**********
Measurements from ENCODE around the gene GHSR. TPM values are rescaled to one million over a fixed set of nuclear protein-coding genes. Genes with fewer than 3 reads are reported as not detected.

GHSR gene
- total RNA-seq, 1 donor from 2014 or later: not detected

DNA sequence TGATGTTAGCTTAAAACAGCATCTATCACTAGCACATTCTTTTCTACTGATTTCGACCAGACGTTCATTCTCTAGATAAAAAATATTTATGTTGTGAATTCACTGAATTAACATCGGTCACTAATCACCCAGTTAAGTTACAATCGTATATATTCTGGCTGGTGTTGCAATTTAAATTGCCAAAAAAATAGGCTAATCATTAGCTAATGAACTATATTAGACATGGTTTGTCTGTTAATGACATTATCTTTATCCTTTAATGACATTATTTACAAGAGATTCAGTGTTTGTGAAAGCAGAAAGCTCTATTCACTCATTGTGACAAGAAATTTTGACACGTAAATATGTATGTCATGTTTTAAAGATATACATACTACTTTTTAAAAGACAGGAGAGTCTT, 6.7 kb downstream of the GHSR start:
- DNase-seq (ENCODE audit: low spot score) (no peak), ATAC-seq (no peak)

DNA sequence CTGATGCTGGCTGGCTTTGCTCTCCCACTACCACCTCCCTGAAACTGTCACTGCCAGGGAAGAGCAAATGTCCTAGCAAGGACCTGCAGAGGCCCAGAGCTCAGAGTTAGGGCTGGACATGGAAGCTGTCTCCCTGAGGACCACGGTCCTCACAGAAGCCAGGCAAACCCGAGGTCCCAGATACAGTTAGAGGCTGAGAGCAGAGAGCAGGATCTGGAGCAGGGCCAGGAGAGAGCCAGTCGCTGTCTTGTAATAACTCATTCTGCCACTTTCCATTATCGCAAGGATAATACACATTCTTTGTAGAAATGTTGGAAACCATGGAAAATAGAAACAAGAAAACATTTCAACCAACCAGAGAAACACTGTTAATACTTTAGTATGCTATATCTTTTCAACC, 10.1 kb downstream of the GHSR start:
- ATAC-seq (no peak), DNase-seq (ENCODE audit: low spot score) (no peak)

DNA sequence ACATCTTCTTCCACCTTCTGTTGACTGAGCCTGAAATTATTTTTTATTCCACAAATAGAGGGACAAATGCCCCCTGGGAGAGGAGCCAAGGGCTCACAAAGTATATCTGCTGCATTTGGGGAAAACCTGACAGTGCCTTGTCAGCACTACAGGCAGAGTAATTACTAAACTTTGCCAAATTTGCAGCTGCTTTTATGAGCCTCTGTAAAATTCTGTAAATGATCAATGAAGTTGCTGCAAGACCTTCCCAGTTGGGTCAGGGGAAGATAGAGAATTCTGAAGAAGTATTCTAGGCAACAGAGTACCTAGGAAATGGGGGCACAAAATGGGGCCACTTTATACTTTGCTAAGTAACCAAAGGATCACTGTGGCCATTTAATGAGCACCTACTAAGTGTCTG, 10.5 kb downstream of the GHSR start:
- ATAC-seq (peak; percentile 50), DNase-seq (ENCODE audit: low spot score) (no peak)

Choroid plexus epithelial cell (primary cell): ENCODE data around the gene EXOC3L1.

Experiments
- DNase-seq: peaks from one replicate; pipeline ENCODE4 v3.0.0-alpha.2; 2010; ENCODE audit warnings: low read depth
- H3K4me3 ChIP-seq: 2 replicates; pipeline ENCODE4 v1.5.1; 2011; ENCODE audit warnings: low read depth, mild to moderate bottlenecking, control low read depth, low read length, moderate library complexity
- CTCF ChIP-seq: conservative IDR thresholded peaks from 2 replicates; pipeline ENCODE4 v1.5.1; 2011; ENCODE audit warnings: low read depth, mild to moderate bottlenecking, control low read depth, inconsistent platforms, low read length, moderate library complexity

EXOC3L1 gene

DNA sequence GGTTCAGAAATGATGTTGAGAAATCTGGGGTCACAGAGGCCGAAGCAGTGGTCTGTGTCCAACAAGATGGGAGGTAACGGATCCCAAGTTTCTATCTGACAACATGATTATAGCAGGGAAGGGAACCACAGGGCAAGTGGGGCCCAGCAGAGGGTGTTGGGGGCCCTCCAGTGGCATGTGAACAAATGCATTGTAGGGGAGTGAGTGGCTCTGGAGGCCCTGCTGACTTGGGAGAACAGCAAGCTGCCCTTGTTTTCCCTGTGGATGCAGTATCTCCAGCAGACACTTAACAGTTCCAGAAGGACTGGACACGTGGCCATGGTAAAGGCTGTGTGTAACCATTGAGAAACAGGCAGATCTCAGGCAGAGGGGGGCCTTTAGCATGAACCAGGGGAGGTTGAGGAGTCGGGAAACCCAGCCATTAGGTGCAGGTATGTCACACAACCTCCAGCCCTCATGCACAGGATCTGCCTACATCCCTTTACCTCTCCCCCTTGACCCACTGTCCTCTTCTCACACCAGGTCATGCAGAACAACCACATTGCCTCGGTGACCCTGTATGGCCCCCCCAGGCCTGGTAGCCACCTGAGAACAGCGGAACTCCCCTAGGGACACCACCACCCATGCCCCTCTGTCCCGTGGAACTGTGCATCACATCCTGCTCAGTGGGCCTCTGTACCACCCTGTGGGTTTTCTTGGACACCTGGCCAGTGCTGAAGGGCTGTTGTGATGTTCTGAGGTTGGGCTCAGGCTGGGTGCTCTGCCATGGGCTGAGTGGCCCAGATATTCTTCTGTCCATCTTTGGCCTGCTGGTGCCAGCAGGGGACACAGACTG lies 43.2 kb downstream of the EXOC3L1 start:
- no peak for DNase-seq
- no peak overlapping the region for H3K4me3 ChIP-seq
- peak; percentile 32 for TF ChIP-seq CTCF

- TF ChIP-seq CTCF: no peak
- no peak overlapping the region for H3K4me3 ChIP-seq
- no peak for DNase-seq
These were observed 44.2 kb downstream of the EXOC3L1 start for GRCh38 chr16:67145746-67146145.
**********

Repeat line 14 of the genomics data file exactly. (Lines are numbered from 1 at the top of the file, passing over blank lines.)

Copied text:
- CTCF ChIP-seq: conservative IDR thresholded peaks from 2 replicates; pipeline ENCODE4 v1.5.1; 2011; ENCODE audit warnings: low read depth, mild to moderate bottlenecking, control low read depth, inconsistent platforms, low read length, moderate library complexity